It comes as a surprise to some that an organization like a church relies entirely on individual financial donations, and not on financial support from governments. Additionally, many of the activities and ministries are done by volunteers, not paid staff.
St. Stephen’s is no different. It is only through the ongoing commitment of its parishioners’ time and financial donations that this church can exist and function (with some help from building rental income).
But we don’t give to a church for its existence in and of itself. This is not its purpose. That is not our calling. Instead, belonging, and being committed to a church, gives us individually and collectively the opportunity to give through the church to that what God is calling us to do.
And it gives us the opportunity to receive the joys and blessings God wants for us when we realize, and use, the gifts we have for God’s mission here on earth. Jesus conveyed this message repeatedly, as do many of the New Testament authors.
Recent political hijinks in the church and in the world lead us to think about the nature of leadership, and especially leadership in the church. We are reminded that, as followers of Jesus, “the greatest among you should be the servant of all”, which is a model of leadership more often preached than practised.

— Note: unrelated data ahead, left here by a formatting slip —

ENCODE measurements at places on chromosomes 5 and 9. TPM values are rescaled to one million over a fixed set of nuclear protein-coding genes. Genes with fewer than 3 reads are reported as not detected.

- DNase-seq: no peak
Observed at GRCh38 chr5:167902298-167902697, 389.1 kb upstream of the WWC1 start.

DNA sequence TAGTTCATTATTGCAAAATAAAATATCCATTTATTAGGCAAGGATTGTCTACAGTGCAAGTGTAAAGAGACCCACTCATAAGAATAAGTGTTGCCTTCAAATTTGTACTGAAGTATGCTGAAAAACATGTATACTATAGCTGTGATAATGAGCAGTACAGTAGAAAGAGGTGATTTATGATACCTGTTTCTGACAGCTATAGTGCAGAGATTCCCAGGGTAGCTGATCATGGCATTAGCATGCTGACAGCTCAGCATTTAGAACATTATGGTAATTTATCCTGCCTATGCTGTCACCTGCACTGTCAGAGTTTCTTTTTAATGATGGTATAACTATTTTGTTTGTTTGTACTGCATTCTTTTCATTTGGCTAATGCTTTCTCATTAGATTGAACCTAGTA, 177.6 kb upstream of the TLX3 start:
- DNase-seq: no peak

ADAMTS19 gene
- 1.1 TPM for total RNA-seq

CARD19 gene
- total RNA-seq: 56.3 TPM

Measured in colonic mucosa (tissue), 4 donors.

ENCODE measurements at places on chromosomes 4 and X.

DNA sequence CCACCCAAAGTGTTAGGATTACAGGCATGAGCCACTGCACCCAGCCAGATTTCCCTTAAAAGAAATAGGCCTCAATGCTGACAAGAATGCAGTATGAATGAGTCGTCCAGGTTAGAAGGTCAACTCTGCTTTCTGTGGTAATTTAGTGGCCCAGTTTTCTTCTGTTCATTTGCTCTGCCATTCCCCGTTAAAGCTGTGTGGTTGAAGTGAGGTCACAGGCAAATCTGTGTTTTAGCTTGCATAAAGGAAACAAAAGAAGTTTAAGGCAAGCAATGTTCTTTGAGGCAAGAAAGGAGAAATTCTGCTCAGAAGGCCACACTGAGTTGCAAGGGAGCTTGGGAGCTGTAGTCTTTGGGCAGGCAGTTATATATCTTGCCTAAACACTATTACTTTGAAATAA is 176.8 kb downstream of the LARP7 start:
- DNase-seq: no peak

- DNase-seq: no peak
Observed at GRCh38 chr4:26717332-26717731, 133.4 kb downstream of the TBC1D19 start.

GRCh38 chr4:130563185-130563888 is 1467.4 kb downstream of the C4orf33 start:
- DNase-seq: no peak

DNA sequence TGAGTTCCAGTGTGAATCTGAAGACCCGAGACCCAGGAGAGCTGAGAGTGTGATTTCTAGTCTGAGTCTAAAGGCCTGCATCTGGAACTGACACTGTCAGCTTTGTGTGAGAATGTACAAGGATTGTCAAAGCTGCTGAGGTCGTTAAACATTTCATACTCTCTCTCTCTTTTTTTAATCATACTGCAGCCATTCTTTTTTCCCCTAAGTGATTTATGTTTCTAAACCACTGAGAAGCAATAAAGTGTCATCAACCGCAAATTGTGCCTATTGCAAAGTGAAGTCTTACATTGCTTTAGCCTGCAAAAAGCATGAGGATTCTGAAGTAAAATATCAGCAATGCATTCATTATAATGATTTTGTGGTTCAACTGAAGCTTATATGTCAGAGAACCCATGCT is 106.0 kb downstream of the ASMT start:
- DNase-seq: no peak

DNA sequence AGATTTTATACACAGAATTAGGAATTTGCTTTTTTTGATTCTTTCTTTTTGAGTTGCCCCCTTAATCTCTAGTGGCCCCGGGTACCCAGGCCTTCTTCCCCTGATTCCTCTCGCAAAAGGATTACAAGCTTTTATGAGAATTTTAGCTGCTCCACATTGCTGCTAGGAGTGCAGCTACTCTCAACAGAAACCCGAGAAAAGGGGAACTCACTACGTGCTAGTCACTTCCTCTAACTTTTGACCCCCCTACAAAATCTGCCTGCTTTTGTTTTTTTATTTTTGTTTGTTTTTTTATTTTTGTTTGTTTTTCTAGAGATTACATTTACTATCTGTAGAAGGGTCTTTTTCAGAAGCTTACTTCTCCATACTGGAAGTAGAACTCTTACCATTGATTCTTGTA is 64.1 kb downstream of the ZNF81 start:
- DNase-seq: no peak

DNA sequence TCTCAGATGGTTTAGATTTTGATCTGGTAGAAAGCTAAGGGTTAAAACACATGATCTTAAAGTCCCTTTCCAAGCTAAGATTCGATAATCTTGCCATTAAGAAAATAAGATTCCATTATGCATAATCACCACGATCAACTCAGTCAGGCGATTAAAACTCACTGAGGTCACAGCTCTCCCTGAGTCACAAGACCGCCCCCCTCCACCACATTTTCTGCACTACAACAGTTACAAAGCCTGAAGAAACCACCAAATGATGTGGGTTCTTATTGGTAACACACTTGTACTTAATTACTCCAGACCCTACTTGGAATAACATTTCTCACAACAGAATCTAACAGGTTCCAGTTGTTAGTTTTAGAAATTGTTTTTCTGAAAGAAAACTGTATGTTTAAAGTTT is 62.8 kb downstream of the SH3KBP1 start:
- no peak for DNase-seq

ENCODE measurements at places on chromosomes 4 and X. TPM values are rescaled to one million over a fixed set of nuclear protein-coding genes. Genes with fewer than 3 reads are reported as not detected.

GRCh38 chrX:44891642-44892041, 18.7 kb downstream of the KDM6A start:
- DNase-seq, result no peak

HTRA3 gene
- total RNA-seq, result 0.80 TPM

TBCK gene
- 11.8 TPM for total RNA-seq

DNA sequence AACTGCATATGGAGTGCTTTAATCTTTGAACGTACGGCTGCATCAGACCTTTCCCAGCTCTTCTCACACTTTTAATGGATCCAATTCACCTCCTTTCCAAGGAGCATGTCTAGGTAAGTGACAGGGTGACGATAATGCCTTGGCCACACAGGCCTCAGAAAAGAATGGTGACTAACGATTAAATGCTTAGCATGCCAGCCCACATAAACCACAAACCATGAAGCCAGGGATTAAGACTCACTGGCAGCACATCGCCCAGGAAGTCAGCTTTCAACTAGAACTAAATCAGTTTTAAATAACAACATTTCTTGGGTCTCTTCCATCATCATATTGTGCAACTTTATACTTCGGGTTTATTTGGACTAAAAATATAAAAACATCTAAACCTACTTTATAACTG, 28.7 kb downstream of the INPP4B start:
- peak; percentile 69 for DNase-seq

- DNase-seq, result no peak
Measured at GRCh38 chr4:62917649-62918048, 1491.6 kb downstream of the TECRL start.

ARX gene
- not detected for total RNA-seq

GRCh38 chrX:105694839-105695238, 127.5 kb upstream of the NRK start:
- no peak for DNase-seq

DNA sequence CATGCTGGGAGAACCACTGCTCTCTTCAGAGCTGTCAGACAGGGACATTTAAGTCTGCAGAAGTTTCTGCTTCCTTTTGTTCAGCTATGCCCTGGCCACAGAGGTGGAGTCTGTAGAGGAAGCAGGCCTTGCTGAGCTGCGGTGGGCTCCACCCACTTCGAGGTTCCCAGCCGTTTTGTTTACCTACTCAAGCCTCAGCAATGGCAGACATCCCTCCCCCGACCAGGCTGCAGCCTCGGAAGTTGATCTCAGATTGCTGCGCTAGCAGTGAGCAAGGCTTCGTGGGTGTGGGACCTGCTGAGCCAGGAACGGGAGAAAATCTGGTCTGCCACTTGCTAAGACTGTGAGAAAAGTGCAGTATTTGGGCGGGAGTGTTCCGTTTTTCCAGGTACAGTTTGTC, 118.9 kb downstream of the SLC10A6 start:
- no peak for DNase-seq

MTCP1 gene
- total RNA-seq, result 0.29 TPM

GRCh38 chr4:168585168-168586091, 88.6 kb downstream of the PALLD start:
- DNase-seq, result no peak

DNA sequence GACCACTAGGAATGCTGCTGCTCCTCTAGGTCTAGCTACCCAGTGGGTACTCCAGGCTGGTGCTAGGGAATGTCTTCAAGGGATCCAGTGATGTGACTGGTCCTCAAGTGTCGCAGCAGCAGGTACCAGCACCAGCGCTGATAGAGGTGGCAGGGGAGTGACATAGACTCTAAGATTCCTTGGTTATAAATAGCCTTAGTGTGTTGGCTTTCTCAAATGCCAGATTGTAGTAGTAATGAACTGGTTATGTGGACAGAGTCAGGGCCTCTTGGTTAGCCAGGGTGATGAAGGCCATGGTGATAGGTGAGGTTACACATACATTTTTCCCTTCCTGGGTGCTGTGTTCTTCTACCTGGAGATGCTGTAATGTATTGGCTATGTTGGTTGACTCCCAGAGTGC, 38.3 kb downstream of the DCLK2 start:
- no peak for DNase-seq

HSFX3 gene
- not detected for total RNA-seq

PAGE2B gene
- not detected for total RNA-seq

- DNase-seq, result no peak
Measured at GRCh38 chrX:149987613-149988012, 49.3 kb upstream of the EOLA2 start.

The exercise of power is itself neutral. Power is simply the ability to get what you want. Everyone needs enough personal power to manage their lives. If someone has been denied that ability they are said to be in need of empowerment.
When someone is given (or assumes) power over other people we call that leadership. Jesus noted that, among the Gentiles, their rulers exercised authority over them. “It shall not be so among you,” he told the disciples. “The greatest among you must be least of all”—a radical notion in our own time, as it was then.
Jesus taught and modeled “servant leadership”, where the strong give themselves for the sake of the weak, and the powerful serve the needs of the powerless. His ultimate lesson was on the cross, where he gave up his life for the sake of those he loved.